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Driven: Audi TT

Driven April 2015

Driven: Audi TT

The Audi TT has been around in India for a while. Frankly, it’s a pocket rocket in its true sense – Tiny, nimble and agile – but don’t mistake it for a docile little car. It packs enough punch to plaster a smile on your face.

The Audi TT is somewhat like the first step into graduating to a sportscar. It’s one of the cheapest at well under a crore, and you can still have the sort of fun as you’d have with the big boys of the sportscar world. The 2015 Audi TT has a number of changes, starting with the new skeleton under its skin, courtesy the VW group’s MQB platform. Yes, it’s the same flexible platform that can be altered depending on the company’s need to be the underpinnings of a sedan, an SUV or, in this case, a sportscar. Currently in India, the Audi A3 and the Skoda Octavia are based on the MQB apart from this new TT.

Audi has kept the same engine to power its new sportscar – a four-cylinder, 2-litre turbocharged petrol. Internationally, Audi offers this engine in two sets of tunes and a diesel unit, but in India, we get only this one. The engine churns out 226bhp and 370Nm of spin (the more powerful TT S gets 306bhp). It’s one peppy little piece of machinery and loves to put on revs, going right up to 7,000rpm. Power delivery too is sweet – barely any turbo lag and a clean, linear power curve.

The gearbox employed here is a good one. It has two clutches to help make the shifts faster and crisper, and it goes about doing its business, with six ratios at its disposal, in utter ease. The shifts are there when you want them, and even more so when the lever is slotted in S. As you brake hard just before a corner, the tranny downshifts and keeps the engine on a boil to offer a bit of engine braking.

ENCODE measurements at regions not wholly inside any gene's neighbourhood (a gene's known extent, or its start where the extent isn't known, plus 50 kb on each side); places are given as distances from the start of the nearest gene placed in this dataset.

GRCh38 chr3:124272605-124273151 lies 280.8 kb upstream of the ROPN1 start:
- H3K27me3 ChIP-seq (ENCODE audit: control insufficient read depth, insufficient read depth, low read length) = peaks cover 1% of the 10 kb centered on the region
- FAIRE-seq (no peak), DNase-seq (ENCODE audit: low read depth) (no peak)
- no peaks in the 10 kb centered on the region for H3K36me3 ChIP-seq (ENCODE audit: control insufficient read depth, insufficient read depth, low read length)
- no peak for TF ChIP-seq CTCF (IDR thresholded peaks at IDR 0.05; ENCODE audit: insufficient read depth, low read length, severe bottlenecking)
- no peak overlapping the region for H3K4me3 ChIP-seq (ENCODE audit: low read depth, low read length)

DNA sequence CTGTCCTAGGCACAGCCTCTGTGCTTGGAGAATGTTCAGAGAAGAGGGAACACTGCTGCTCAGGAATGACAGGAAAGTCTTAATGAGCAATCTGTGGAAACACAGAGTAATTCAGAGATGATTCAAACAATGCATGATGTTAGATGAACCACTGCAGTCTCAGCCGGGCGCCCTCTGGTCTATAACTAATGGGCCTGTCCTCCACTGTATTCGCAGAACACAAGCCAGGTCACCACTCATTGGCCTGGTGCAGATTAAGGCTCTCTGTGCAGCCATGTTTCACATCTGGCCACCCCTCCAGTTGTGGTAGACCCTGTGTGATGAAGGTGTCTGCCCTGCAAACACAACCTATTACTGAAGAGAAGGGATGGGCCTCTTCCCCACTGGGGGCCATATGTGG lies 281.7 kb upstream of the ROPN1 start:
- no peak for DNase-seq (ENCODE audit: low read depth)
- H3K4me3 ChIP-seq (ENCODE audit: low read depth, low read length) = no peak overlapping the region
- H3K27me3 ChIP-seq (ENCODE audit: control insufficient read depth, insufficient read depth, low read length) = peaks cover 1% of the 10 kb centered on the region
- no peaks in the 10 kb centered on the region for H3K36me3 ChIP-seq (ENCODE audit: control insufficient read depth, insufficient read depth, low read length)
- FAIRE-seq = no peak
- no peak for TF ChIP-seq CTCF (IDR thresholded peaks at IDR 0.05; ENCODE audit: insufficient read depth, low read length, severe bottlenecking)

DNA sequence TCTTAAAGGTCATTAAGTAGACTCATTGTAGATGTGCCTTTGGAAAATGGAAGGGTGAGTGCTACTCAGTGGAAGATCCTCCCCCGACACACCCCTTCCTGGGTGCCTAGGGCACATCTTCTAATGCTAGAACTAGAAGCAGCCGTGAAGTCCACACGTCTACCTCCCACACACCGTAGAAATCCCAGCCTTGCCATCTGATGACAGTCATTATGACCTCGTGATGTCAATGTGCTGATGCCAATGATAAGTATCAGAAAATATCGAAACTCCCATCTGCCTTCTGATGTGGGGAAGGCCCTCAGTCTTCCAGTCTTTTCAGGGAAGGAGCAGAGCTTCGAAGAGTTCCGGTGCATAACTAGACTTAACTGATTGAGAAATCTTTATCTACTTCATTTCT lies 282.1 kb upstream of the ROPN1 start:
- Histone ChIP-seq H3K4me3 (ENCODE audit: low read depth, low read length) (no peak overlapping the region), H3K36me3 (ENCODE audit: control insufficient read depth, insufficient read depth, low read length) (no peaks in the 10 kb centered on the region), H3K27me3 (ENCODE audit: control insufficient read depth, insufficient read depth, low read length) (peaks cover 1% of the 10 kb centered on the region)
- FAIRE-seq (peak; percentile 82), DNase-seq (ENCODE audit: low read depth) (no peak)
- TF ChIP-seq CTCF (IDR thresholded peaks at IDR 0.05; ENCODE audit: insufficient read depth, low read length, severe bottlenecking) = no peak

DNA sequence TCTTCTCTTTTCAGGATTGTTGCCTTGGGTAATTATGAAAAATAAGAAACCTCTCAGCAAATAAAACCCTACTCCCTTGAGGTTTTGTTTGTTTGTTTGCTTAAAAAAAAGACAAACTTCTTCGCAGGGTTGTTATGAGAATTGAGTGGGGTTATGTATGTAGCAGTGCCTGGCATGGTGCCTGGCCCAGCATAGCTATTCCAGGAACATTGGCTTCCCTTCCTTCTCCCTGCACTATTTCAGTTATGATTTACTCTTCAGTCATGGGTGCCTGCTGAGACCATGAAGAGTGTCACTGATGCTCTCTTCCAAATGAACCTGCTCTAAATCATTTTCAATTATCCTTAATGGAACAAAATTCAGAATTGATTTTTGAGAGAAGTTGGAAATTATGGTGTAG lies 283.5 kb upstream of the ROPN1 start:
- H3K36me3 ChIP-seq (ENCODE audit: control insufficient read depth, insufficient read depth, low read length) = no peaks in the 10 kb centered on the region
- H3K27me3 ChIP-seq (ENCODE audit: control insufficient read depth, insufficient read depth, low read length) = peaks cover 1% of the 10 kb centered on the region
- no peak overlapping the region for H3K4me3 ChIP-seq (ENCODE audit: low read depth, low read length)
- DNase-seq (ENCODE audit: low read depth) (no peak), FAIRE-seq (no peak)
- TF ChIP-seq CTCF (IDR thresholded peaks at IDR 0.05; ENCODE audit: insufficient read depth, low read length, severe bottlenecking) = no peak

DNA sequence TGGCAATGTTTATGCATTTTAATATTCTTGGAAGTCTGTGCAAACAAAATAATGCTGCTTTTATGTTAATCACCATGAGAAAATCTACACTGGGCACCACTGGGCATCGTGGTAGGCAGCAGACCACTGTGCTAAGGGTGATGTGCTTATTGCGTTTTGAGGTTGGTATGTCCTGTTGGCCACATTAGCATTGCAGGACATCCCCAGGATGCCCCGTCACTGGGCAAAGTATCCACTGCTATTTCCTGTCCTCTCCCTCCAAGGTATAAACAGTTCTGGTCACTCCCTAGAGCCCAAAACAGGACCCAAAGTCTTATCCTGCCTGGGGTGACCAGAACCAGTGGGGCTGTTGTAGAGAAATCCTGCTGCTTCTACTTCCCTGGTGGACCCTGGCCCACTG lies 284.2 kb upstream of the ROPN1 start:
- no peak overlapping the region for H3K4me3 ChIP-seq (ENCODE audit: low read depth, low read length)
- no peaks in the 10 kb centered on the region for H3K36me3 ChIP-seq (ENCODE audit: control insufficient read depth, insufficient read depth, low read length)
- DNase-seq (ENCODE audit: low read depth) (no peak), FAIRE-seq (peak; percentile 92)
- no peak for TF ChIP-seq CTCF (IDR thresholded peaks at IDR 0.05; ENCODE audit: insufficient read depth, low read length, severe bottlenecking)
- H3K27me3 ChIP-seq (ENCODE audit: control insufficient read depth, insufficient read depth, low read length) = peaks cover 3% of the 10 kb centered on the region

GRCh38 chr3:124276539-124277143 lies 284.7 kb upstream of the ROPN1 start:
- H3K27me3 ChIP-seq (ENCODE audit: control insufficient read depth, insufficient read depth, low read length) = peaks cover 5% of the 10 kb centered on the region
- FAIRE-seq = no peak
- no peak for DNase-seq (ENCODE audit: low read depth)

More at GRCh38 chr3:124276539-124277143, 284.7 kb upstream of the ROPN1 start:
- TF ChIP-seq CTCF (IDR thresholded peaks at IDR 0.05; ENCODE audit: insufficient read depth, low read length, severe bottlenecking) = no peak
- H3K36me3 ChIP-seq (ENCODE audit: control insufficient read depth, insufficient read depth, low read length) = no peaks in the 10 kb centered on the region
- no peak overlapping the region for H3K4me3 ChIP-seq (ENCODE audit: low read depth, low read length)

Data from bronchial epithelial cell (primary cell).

The suspension makes a loud thud every time you go over a pothole at crawl speeds. But try going over the same pothole at slightly higher speeds and you’ll find the TT coping up with it much better.

The steering too is light, making the TT even more useable and less tiring to drive. But wait, don’t jumble the words light and boring when we’re talking steering feel. It’s so direct and so sharp that you could, for a minute, forget about the slightly less feedback that it offers.

The quattro system, in normal driving conditions, directs all the 226 horses and 370Nm to the front wheels. But as you start pushing the machine and introducing it to a set of curves, it instantaneously transfers the right amount of spin to the rear wheels. And what you get in return is truckloads of confidence and accuracy. And now that you’ve got that, couple it with a capable chassis and you’ve got one heck of a sportscar.

With the styling of the new TT, it’s easy to mistake it for a facelift rather than a complete new model. The overall silhouette is broadly the same as its predecessor. But look more closely and you’ll a host of differences. The lights, for instance, now boast a new design of the daytime lights, and the styling throughout is much, much sharper than older TT’s.

The cabin of the TT has also been redesigned completely, along with the dash layout. The designers have uncluttered the space and still made it look sporty. The air-con controls have been moved between the vents and the place that houses the controls in an ordinary car has been utilised to put in controls for the Drive Select button, traction control switch among others.

There’s no pop-up screen either. Instead, the instrument cluster has been turned completely digital and doubles up as the screen for satnav and the MMI system.

If you have a crore to spend on a sportscar, you’d be stupid to not get a Porsche Cayman for yourself. But if you’re falling short of ₹20 lakh, you’d not be stupid to buy the TT. Despite being the first step in the world of sportscars, it’s nowhere any less entertaining than a full-fledged one. The engine has enough juice, it handles like a gem and most importantly, it is fun.

The numbers
1982cc, four cyl, turbo petrol, 226bhp, 370Nm, 6A, AWD, 0-100kph: 6 seconds, 30-50kph: 1.56 seconds, 50-70kph: 1.61 seconds, 80-0kph: 23.66m, 2.12 seconds, Top speed: 250kph (limited), ₹60.34 lakh (ex-showroom)

The verdict
Extremely nimble and agile, sounds great for a four-pot and the overall package makes it one loveable little sportscar

Agasti Kaulgi

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